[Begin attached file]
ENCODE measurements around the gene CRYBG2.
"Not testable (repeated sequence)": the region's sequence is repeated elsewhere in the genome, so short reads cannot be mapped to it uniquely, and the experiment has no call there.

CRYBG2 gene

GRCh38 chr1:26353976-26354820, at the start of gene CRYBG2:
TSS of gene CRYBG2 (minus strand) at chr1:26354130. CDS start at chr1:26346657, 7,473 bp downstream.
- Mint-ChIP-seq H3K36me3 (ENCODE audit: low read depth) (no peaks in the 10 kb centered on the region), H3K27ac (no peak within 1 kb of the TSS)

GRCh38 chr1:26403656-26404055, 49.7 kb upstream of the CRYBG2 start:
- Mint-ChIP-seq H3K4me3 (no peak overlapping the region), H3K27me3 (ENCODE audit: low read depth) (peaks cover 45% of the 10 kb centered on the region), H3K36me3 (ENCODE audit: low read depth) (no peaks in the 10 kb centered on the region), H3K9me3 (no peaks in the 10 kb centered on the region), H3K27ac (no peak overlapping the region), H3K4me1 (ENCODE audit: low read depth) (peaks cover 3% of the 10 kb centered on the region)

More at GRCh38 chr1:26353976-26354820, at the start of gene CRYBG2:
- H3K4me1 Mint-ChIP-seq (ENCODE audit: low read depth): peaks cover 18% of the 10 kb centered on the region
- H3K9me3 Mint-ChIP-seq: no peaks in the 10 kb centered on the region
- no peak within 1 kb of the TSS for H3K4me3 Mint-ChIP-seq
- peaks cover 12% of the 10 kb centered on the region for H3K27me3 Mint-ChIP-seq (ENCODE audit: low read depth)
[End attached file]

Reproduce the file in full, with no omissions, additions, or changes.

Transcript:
ENCODE measurements around the gene CRYBG2.
"Not testable (repeated sequence)": the region's sequence is repeated elsewhere in the genome, so short reads cannot be mapped to it uniquely, and the experiment has no call there.

CRYBG2 gene

GRCh38 chr1:26353976-26354820, at the start of gene CRYBG2:
TSS of gene CRYBG2 (minus strand) at chr1:26354130. CDS start at chr1:26346657, 7,473 bp downstream.
- Mint-ChIP-seq H3K36me3 (ENCODE audit: low read depth) (no peaks in the 10 kb centered on the region), H3K27ac (no peak within 1 kb of the TSS)

GRCh38 chr1:26403656-26404055, 49.7 kb upstream of the CRYBG2 start:
- Mint-ChIP-seq H3K4me3 (no peak overlapping the region), H3K27me3 (ENCODE audit: low read depth) (peaks cover 45% of the 10 kb centered on the region), H3K36me3 (ENCODE audit: low read depth) (no peaks in the 10 kb centered on the region), H3K9me3 (no peaks in the 10 kb centered on the region), H3K27ac (no peak overlapping the region), H3K4me1 (ENCODE audit: low read depth) (peaks cover 3% of the 10 kb centered on the region)

More at GRCh38 chr1:26353976-26354820, at the start of gene CRYBG2:
- H3K4me1 Mint-ChIP-seq (ENCODE audit: low read depth): peaks cover 18% of the 10 kb centered on the region
- H3K9me3 Mint-ChIP-seq: no peaks in the 10 kb centered on the region
- no peak within 1 kb of the TSS for H3K4me3 Mint-ChIP-seq
- peaks cover 12% of the 10 kb centered on the region for H3K27me3 Mint-ChIP-seq (ENCODE audit: low read depth)